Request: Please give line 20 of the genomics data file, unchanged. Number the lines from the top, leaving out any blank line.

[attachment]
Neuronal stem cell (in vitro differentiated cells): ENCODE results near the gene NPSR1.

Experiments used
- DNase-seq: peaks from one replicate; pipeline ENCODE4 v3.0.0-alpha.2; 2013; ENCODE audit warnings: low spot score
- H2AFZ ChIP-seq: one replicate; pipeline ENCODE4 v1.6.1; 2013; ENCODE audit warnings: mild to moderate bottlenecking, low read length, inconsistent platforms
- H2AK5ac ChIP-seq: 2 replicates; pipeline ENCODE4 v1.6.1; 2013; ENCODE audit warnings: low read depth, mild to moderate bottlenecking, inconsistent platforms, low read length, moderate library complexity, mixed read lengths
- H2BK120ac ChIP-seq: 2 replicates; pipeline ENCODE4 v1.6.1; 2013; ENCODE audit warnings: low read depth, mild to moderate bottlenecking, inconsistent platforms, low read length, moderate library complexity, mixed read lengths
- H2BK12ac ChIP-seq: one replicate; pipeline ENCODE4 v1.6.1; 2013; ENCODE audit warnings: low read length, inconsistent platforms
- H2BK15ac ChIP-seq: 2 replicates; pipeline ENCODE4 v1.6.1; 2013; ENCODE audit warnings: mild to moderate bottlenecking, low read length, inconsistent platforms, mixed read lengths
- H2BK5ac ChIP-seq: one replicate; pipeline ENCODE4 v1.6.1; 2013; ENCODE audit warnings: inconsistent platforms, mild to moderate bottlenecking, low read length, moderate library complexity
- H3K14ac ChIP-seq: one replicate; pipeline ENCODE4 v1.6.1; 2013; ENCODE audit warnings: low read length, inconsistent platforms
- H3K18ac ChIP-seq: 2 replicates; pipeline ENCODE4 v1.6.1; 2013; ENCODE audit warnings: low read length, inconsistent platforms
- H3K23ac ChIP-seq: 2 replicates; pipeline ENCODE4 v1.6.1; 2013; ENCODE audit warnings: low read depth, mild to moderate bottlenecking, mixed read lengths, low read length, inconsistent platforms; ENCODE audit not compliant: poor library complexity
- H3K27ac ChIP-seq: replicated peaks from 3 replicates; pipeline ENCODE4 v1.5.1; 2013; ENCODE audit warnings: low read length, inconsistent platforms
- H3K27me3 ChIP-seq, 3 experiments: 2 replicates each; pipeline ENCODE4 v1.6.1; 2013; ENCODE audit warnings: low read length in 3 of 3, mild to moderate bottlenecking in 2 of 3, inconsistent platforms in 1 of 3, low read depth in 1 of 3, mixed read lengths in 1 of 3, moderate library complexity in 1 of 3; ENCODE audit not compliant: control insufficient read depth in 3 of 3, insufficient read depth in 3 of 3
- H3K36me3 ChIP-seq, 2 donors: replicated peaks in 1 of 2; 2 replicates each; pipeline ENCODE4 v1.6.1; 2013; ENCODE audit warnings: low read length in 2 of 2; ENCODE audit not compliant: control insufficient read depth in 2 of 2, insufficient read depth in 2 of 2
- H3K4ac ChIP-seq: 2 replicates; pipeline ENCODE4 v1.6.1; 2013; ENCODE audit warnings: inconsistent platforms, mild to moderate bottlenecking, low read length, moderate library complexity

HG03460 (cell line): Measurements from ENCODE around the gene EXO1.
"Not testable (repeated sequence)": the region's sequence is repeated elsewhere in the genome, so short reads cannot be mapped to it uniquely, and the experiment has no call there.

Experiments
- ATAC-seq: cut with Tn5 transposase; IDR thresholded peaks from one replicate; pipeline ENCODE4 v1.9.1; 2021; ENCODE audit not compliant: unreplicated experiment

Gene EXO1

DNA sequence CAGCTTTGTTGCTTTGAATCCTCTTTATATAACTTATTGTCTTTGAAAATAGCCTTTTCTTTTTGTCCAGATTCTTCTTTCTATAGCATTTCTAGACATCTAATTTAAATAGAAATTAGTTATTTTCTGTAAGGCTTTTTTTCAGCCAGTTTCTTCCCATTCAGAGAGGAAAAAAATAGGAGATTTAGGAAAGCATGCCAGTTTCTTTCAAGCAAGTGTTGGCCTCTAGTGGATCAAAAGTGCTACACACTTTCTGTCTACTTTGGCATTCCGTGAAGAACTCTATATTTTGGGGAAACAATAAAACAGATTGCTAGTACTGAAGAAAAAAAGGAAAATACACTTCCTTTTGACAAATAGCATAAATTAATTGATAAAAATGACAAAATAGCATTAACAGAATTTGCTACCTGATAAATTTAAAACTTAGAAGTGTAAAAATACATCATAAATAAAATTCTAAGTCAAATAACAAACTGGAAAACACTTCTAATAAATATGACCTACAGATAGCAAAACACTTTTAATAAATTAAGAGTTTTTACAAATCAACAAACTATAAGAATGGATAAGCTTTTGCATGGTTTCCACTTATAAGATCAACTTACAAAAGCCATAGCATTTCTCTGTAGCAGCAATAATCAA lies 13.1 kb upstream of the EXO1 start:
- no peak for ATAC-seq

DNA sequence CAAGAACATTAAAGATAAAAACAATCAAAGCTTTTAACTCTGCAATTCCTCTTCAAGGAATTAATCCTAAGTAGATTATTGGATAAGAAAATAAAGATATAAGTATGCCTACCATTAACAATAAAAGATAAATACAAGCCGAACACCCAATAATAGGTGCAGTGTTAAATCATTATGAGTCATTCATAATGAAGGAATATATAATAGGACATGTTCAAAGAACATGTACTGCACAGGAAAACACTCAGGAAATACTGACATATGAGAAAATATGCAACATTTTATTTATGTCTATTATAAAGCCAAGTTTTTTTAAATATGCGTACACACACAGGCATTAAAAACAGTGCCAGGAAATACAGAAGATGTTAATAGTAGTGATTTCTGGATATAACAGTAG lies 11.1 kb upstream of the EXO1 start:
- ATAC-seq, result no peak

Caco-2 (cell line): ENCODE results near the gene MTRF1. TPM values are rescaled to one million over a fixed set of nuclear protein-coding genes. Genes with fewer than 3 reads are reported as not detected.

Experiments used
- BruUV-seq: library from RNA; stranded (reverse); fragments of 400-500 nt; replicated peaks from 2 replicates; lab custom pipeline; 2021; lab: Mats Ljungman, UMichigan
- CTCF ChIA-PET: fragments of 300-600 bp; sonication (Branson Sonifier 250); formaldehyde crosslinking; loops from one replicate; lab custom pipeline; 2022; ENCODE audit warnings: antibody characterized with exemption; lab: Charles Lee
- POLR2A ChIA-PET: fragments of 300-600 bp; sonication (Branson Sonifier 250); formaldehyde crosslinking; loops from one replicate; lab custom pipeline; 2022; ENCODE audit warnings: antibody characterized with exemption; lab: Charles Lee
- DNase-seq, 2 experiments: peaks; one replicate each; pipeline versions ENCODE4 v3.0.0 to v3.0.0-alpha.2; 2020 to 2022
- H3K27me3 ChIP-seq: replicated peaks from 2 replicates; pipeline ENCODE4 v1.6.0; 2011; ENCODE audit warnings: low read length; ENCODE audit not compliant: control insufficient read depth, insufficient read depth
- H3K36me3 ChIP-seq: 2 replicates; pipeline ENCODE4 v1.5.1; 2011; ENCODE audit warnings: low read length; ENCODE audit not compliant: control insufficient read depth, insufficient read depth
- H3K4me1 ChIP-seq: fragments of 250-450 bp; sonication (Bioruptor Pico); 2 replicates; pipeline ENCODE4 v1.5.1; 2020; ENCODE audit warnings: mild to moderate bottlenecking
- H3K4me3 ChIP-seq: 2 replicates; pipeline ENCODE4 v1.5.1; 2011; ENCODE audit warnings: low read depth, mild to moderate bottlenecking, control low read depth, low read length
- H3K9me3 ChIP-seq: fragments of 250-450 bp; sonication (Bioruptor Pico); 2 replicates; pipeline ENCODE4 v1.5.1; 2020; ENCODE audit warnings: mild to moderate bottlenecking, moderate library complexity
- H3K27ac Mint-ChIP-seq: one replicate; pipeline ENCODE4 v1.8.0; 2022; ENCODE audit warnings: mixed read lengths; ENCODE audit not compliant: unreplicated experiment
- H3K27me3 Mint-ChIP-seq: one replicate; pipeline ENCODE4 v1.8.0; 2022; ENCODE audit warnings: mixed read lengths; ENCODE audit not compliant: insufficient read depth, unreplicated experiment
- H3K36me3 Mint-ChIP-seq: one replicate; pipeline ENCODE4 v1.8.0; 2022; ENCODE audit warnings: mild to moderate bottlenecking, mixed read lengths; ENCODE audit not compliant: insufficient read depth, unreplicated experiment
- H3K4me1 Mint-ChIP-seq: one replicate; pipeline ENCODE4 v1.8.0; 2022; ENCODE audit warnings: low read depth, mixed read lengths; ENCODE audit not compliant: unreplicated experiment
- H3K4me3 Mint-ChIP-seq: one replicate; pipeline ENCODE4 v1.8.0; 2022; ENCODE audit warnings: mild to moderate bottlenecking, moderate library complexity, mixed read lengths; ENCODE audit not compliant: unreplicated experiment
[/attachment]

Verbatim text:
- ATAC-seq: cut with Tn5 transposase; IDR thresholded peaks from one replicate; pipeline ENCODE4 v1.9.1; 2021; ENCODE audit not compliant: unreplicated experiment